In order to measure these parameters and others such as equivalent noise resistance, hum level, conversion conductance, power output and harmonic distortion, the Mullard Valve Measurement & Applications Laboratory designed and built in house a range of test rigs which would test these parameters  The design of each of these instruments was particularly elegant in that circuit components and input voltages were infinately variable and easily switchable and that obtained test results could be directly read from meters and indicators which were calibrated in the units required without having to  resort to complex calculations.

The results of these basic dynamic measurements were used at key stages in the history of a valve type.  During development and pre-production trials, samples were tested to ensure the performance of a new valve met the required specification.   In production, similar measurements provided information for publication in valve data manuals and application reports.  When the valve was an established production line, checks were made on sequential valve batches to ensure that consistency of performance was being maintained.

In today's Mullard archive picture shown below, you can see a Mullard Valve Applications Laboratory physicist in the foreground measuring Equivalent Noise Resistance, on his right, a colleague is working the test rig for measuring Power Output and Distortion: -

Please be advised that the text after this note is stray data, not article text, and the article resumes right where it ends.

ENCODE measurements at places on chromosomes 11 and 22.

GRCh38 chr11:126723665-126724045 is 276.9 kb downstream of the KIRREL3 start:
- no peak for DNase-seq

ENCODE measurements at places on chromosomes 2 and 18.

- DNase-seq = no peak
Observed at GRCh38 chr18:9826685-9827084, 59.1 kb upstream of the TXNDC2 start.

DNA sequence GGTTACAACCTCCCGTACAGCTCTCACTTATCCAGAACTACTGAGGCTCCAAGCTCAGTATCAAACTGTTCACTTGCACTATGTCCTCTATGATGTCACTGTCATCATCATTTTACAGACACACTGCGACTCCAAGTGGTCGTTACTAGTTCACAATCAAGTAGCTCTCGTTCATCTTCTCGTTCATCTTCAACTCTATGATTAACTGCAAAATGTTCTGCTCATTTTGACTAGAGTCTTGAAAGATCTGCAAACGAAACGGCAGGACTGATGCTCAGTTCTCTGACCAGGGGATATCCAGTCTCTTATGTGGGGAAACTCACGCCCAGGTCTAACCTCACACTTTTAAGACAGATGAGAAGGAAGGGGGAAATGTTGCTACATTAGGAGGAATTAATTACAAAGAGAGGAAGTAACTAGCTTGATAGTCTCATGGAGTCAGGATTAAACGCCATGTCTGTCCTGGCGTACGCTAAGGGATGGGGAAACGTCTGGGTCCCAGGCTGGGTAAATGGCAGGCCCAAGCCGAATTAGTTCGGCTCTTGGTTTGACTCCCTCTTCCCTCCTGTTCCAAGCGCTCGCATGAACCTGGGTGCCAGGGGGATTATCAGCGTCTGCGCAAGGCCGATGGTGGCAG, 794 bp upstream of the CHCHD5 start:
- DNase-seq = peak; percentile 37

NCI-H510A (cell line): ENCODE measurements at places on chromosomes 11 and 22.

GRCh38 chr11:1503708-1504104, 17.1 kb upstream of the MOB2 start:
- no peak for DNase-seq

As well as the production testing we discussed in a recent blog entry, Mullard employed Quality Control (QC) testing where a sample of ten valves were taken at regular intervals  and subjected to a range of tests.  These tests differed from the production tests which were go/no-go type in that the QC tests were quantitative and the results were recorded using a series of Shewart Charts to individually log test characteristics both within a single batch and also inter batch.

The Shewart Chart is a time related plot which allowed trends in measurement to be monitored.  The chart would have on it's y (vertical) axis two sets of bars - the first, the warning limit, the second, the specification limit.    Corrective action would be taken if measurements approached the warning limit before the specification limit was exceeded and the valve product had to be scrapped.

Although some of the QC tests followed the 'Test 1' protocol, additional tests were also carried out.  For indirectly heated valves, there was a test on heating time and for battery valves, a series of tests to indicate performance when HT & LT batteries run down.  Inter-electrode capacitances were measured for all HF valves along with tests for input damping and equivalent noise resistance.  For voltage amplifying valves (ie - audio ) measurement of gain was undertaken.  For output valves, total harmonic distortion for a given output was measured and microphony tests were made when considered appropriate. Frequency changers were given a custom sequence of tests to measure conversion conductance and oscillator performance.

As you can imagine, this barrage of tests required custom built equipment which was designed and constructed in house and below, you can see a photo of a Mullard Blackburn microphony test station giving an EL37 a good seeing to: -



Another QC test was the Life Test where test valves were over - run for a 600 hour test and subjected to the 'Test 1' protocol at intervals throughout the test period.